Larkin & Smith's Front Lacing Stays

Monday, August 14, 2017

Pre-blog project, so very little "in-progress" photos. I'm always on the lookout for corset and stay patterns that aren't ripped off the page of Corsets and Crinolines, and Hallie Larkin's pattern filled a need in my sparse reenacting wardrobe. Honestly, I'm in love with Larkin & Smith patterns because they're based off of original garments in her collection and the included instruction booklet. As someone who's getting into reenacting, my knowledge of 18th century construction techniques are lacking, and her pattern instructions have been an invaluable foundation to my education.

After my mockup, I felt the stays were too short and added an inch to the top. It was just what I needed for a perfect fit for my long torso. 

I was a good girl and avoided my favorite notions for stays: zipties and duck canvas. I used a roll of PBL Flat Flat 3/16 caning (with plenty left over), linen buckram, and a flax linen that I had on hand. One roll of caning is more than enough. Linen buckram smells like a horse, or a farm, or wet grass....I can't remember, but it's striking. 

Update: At the time of this project, I really was a novice when it came to period stays and didn't understand what Flat Flat and Flat Oval meant. So I bought whatever was cheaper. In hindsight, I should've bought the Flat Oval caning, which has one side curved and the one side flat, so you can lay the flat sides together and create a round bone. I'll continue to use the Flat Flat caning, only because I have so much of it and bought it cheaply. I suppose it's a good example that it's not the end of the world if you're stuck with Flat Flat.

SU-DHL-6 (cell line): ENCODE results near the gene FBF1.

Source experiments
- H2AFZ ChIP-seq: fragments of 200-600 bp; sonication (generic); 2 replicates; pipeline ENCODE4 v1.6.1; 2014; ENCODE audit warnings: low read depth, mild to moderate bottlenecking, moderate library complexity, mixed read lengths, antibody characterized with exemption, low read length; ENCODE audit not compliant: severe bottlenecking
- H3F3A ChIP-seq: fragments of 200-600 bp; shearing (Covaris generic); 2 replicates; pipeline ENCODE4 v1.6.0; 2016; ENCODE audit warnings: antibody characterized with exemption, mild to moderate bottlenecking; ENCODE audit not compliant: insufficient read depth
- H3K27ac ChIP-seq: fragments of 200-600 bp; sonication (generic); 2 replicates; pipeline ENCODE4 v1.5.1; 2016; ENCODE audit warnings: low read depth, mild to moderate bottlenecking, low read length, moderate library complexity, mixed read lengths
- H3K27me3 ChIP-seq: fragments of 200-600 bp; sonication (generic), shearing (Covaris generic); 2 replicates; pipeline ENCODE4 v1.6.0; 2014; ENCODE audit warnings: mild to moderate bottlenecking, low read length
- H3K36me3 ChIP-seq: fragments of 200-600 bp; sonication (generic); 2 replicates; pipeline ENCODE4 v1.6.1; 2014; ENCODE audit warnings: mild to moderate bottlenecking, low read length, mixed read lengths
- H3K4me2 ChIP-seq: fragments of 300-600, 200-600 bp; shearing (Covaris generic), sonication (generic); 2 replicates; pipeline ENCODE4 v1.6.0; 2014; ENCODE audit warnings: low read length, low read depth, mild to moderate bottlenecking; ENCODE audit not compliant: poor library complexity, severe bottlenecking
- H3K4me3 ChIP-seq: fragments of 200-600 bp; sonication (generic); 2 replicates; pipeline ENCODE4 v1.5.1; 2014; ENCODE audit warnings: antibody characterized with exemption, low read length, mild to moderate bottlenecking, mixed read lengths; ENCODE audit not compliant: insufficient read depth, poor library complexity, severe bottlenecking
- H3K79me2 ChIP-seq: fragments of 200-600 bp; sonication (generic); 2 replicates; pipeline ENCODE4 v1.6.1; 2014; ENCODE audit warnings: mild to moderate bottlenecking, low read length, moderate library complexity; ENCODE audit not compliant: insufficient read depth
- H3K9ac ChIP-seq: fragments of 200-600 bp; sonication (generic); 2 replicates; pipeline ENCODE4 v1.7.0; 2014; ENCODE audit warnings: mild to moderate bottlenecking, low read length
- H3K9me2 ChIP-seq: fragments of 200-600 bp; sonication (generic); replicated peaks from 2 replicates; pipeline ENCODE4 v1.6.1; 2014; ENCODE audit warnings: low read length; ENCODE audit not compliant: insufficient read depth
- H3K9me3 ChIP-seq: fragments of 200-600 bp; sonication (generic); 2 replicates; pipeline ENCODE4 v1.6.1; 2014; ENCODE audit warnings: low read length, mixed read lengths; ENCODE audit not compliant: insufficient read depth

Because it's underwear, I decided to sew the boning channels by machine. I did whipstitch the panels together by hand, and with very strong thread because I'm paranoid. I strengthened my hand muscles with my handy awl, and I'm sure I got a callous while hand-bounding the eyelets. 

Ugh, binding tabs. This is the part of sewing stays I despise the most. Chamois leather is recommended, and plentiful at autoshops, but I just created my own bias tape with the same fabric. It's not my best, but it's not awful either, and done is done. 

To avoid holding the stays like a cactus, I used pin-curl clips to secure the bias tape as I sewed. I aim to make this pattern again, and maybe then I'll spring for chamois leather and spend more time on crafting pretty binding. 

I didn't add the lining until after I worn it a few times, and I recommend doing the same if this is your first stays, or your first with caning. After I wore it a few times, I took note of where it bowed after sitting and added horizontal boning to the stomacher and lower sides. 

Final Verdict: Highly Recommend. It's a great pattern. I hardly needed to make any adjustments, and the ones I did required almost zero effort. The instruction booklet and effort for authenticity makes this one of my favorites, and the one I recommend the most to beginners. I'd probably make it again, this time with a nicer fabric and add some woven tape to the seams, as seen in other period examples.


  1. Please explain "binding the eyelets". Im about to do just that for a lace-front overblouse bralette vest I just invented using tapestry. I want to make a hole using an awl, then hand stitch around it I guess, but Im just guessing and have to get it right on the first try. Thank you.

    1. Sorry for the late reply! That was a typo. It's bounding the eyelets. I've gone back and fixed it. I'm sure you've already done it by now, but you were correct in your comment. Push a hole with your awl and stitch around it. Don't use a buttonhole stitch, though, as some modern sewing manuals might suggest.


By clicking on links for products I've mentioned in my blog, you help support The Merry Thimble's educational programs and historical research. Thank you!

Latest Instagrams

© The Merry Thimble. Design by FCD.